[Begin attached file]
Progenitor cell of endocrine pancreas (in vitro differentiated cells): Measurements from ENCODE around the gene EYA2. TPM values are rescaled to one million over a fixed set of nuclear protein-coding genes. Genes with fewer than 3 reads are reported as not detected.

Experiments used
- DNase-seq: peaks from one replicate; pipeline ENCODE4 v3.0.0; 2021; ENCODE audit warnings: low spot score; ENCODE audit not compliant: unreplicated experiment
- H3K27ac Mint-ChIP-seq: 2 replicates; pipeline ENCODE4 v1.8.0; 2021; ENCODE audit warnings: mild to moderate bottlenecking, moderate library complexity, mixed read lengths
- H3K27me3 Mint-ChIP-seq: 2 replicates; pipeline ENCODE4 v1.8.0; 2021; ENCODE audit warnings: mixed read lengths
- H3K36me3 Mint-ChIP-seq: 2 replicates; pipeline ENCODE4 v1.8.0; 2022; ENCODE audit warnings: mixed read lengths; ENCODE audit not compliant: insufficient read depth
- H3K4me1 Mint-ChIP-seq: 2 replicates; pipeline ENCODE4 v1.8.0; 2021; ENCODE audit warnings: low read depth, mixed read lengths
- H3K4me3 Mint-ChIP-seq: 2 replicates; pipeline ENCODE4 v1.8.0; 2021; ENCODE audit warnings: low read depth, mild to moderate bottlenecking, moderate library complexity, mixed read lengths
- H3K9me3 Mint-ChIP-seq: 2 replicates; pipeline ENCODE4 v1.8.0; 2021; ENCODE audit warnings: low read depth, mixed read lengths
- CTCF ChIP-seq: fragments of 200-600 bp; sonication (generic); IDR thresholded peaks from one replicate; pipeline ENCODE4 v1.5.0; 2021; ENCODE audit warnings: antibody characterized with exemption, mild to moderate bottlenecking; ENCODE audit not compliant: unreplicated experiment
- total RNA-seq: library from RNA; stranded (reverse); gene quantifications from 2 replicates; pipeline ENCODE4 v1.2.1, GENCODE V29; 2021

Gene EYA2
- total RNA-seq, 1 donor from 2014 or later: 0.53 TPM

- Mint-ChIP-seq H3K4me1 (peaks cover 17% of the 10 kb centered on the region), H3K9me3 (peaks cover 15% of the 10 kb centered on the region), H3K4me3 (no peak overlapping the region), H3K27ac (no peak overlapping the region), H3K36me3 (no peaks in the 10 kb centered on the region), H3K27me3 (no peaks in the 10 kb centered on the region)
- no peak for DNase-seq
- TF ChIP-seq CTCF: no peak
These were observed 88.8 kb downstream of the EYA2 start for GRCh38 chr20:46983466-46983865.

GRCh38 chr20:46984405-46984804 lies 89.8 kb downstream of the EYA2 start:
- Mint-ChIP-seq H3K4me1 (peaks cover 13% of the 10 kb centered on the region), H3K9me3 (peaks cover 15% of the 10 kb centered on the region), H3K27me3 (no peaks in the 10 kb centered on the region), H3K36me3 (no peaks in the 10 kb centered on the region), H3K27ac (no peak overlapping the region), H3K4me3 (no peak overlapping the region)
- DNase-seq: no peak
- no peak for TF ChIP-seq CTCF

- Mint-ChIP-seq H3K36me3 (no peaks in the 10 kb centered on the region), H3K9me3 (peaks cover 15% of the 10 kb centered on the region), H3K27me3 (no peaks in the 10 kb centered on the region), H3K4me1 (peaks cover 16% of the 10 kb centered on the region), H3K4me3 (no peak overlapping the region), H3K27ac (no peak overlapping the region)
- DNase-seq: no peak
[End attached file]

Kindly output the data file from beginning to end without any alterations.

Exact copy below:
Progenitor cell of endocrine pancreas (in vitro differentiated cells): Measurements from ENCODE around the gene EYA2. TPM values are rescaled to one million over a fixed set of nuclear protein-coding genes. Genes with fewer than 3 reads are reported as not detected.

Experiments used
- DNase-seq: peaks from one replicate; pipeline ENCODE4 v3.0.0; 2021; ENCODE audit warnings: low spot score; ENCODE audit not compliant: unreplicated experiment
- H3K27ac Mint-ChIP-seq: 2 replicates; pipeline ENCODE4 v1.8.0; 2021; ENCODE audit warnings: mild to moderate bottlenecking, moderate library complexity, mixed read lengths
- H3K27me3 Mint-ChIP-seq: 2 replicates; pipeline ENCODE4 v1.8.0; 2021; ENCODE audit warnings: mixed read lengths
- H3K36me3 Mint-ChIP-seq: 2 replicates; pipeline ENCODE4 v1.8.0; 2022; ENCODE audit warnings: mixed read lengths; ENCODE audit not compliant: insufficient read depth
- H3K4me1 Mint-ChIP-seq: 2 replicates; pipeline ENCODE4 v1.8.0; 2021; ENCODE audit warnings: low read depth, mixed read lengths
- H3K4me3 Mint-ChIP-seq: 2 replicates; pipeline ENCODE4 v1.8.0; 2021; ENCODE audit warnings: low read depth, mild to moderate bottlenecking, moderate library complexity, mixed read lengths
- H3K9me3 Mint-ChIP-seq: 2 replicates; pipeline ENCODE4 v1.8.0; 2021; ENCODE audit warnings: low read depth, mixed read lengths
- CTCF ChIP-seq: fragments of 200-600 bp; sonication (generic); IDR thresholded peaks from one replicate; pipeline ENCODE4 v1.5.0; 2021; ENCODE audit warnings: antibody characterized with exemption, mild to moderate bottlenecking; ENCODE audit not compliant: unreplicated experiment
- total RNA-seq: library from RNA; stranded (reverse); gene quantifications from 2 replicates; pipeline ENCODE4 v1.2.1, GENCODE V29; 2021

Gene EYA2
- total RNA-seq, 1 donor from 2014 or later: 0.53 TPM

- Mint-ChIP-seq H3K4me1 (peaks cover 17% of the 10 kb centered on the region), H3K9me3 (peaks cover 15% of the 10 kb centered on the region), H3K4me3 (no peak overlapping the region), H3K27ac (no peak overlapping the region), H3K36me3 (no peaks in the 10 kb centered on the region), H3K27me3 (no peaks in the 10 kb centered on the region)
- no peak for DNase-seq
- TF ChIP-seq CTCF: no peak
These were observed 88.8 kb downstream of the EYA2 start for GRCh38 chr20:46983466-46983865.

GRCh38 chr20:46984405-46984804 lies 89.8 kb downstream of the EYA2 start:
- Mint-ChIP-seq H3K4me1 (peaks cover 13% of the 10 kb centered on the region), H3K9me3 (peaks cover 15% of the 10 kb centered on the region), H3K27me3 (no peaks in the 10 kb centered on the region), H3K36me3 (no peaks in the 10 kb centered on the region), H3K27ac (no peak overlapping the region), H3K4me3 (no peak overlapping the region)
- DNase-seq: no peak
- no peak for TF ChIP-seq CTCF

- Mint-ChIP-seq H3K36me3 (no peaks in the 10 kb centered on the region), H3K9me3 (peaks cover 15% of the 10 kb centered on the region), H3K27me3 (no peaks in the 10 kb centered on the region), H3K4me1 (peaks cover 16% of the 10 kb centered on the region), H3K4me3 (no peak overlapping the region), H3K27ac (no peak overlapping the region)
- DNase-seq: no peak